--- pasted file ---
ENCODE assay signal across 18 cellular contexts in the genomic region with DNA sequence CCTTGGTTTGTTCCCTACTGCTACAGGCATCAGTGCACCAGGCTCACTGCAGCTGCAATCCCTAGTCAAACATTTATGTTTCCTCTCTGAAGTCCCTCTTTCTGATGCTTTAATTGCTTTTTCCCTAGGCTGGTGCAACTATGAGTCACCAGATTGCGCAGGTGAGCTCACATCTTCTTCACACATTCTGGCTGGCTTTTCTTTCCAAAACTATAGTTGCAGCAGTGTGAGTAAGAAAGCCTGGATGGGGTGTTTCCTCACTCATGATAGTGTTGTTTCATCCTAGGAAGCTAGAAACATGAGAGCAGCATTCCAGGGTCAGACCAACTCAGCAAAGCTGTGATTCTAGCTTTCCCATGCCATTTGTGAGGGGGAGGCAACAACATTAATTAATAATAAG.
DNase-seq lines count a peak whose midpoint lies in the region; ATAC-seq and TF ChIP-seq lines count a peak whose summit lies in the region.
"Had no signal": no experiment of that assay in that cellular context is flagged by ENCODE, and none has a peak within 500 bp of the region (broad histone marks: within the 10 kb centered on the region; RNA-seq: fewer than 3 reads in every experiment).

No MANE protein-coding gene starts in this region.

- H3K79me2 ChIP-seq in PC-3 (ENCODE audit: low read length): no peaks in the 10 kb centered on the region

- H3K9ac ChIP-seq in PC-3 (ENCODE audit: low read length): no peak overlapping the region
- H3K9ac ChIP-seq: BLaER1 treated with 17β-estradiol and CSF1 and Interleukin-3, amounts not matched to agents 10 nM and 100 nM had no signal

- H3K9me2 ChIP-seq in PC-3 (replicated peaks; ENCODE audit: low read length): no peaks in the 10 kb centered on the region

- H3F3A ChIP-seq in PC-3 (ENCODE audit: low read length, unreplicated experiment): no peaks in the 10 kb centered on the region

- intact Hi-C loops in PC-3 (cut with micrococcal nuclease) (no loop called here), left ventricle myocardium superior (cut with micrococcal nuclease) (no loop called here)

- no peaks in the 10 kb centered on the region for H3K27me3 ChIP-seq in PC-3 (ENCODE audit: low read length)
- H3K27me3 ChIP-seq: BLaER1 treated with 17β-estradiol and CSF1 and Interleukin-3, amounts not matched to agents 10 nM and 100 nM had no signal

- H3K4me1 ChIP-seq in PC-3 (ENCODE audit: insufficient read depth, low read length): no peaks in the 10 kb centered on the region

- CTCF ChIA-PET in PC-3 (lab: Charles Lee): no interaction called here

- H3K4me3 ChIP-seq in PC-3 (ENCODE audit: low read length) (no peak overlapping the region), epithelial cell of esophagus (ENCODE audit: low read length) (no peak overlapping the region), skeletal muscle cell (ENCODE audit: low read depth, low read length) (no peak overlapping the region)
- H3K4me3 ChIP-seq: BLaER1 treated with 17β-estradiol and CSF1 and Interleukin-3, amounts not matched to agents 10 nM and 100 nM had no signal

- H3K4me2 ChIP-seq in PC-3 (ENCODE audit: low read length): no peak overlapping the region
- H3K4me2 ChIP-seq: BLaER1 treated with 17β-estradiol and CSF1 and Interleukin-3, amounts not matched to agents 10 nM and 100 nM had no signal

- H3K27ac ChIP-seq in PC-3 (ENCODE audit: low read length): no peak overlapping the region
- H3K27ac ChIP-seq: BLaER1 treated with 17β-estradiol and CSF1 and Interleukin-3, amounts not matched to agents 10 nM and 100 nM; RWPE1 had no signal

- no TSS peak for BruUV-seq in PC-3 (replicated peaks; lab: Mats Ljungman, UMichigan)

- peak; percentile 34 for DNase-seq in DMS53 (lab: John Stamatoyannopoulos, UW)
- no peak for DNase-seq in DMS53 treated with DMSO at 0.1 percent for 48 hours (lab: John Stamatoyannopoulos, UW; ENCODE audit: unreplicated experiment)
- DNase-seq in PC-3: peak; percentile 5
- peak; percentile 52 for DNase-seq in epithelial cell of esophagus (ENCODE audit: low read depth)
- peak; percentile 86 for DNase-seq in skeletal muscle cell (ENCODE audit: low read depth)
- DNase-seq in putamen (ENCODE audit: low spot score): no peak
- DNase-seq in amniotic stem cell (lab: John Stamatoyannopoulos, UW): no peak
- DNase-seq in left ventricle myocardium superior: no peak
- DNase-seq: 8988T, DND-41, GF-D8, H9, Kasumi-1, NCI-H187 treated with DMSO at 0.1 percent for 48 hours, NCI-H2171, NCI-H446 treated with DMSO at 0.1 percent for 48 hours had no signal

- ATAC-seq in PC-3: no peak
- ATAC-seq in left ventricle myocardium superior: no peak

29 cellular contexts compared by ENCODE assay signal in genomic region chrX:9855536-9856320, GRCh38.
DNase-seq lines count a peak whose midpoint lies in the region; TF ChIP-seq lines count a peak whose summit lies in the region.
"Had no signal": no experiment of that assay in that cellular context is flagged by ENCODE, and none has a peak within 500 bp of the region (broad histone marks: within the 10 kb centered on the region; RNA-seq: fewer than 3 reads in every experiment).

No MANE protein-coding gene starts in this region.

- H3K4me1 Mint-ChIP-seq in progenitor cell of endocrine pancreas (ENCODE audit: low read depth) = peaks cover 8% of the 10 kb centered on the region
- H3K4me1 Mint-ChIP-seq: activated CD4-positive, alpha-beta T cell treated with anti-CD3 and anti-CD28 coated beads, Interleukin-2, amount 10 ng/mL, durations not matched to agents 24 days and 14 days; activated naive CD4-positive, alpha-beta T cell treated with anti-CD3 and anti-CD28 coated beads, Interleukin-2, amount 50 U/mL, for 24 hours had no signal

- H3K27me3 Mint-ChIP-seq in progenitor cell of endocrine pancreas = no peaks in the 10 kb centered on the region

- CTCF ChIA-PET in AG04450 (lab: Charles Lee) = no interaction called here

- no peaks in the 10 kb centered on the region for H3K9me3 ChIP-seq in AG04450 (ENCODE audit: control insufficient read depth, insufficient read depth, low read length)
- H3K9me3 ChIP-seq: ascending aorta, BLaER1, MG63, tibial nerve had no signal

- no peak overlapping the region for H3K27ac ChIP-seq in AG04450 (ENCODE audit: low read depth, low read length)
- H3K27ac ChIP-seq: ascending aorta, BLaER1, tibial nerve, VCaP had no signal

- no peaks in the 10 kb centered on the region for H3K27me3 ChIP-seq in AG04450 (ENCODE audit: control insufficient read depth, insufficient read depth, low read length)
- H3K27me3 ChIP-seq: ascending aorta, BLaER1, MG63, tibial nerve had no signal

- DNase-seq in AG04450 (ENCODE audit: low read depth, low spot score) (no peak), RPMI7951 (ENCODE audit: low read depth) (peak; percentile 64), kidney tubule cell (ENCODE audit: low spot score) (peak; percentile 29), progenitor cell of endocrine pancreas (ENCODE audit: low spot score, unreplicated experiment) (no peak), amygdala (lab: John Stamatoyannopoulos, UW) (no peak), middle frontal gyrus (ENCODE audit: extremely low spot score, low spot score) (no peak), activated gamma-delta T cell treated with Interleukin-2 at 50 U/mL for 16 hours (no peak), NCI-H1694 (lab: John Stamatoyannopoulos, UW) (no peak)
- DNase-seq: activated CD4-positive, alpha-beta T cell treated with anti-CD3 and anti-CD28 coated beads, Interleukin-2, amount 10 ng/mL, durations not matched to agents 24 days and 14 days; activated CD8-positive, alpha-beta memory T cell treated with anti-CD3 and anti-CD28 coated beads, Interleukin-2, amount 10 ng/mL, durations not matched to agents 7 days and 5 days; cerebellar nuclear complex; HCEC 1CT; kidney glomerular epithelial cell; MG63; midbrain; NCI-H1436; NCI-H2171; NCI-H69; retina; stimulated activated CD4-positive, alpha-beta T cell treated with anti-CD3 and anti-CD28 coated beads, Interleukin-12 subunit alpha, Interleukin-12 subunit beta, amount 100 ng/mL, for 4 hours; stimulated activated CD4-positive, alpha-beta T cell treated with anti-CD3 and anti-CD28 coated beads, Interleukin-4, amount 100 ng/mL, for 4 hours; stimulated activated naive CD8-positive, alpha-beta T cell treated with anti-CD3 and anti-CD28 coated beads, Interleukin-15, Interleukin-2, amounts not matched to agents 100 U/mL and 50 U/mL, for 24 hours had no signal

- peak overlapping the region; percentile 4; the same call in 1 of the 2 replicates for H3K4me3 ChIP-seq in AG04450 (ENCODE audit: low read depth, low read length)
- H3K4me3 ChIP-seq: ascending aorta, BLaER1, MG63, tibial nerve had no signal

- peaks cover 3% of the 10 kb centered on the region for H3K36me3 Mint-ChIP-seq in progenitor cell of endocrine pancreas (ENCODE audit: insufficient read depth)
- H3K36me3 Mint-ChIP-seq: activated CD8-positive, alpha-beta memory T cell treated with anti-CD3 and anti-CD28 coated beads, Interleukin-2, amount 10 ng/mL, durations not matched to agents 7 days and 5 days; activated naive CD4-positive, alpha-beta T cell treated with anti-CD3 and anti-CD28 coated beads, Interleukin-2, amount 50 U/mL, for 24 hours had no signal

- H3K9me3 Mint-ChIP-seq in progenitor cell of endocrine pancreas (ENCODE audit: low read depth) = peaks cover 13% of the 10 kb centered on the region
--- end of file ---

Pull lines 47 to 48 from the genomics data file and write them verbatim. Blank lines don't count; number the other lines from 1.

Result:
- DNase-seq in AG04450 (ENCODE audit: low read depth, low spot score) (no peak), RPMI7951 (ENCODE audit: low read depth) (peak; percentile 64), kidney tubule cell (ENCODE audit: low spot score) (peak; percentile 29), progenitor cell of endocrine pancreas (ENCODE audit: low spot score, unreplicated experiment) (no peak), amygdala (lab: John Stamatoyannopoulos, UW) (no peak), middle frontal gyrus (ENCODE audit: extremely low spot score, low spot score) (no peak), activated gamma-delta T cell treated with Interleukin-2 at 50 U/mL for 16 hours (no peak), NCI-H1694 (lab: John Stamatoyannopoulos, UW) (no peak)
- DNase-seq: activated CD4-positive, alpha-beta T cell treated with anti-CD3 and anti-CD28 coated beads, Interleukin-2, amount 10 ng/mL, durations not matched to agents 24 days and 14 days; activated CD8-positive, alpha-beta memory T cell treated with anti-CD3 and anti-CD28 coated beads, Interleukin-2, amount 10 ng/mL, durations not matched to agents 7 days and 5 days; cerebellar nuclear complex; HCEC 1CT; kidney glomerular epithelial cell; MG63; midbrain; NCI-H1436; NCI-H2171; NCI-H69; retina; stimulated activated CD4-positive, alpha-beta T cell treated with anti-CD3 and anti-CD28 coated beads, Interleukin-12 subunit alpha, Interleukin-12 subunit beta, amount 100 ng/mL, for 4 hours; stimulated activated CD4-positive, alpha-beta T cell treated with anti-CD3 and anti-CD28 coated beads, Interleukin-4, amount 100 ng/mL, for 4 hours; stimulated activated naive CD8-positive, alpha-beta T cell treated with anti-CD3 and anti-CD28 coated beads, Interleukin-15, Interleukin-2, amounts not matched to agents 100 U/mL and 50 U/mL, for 24 hours had no signal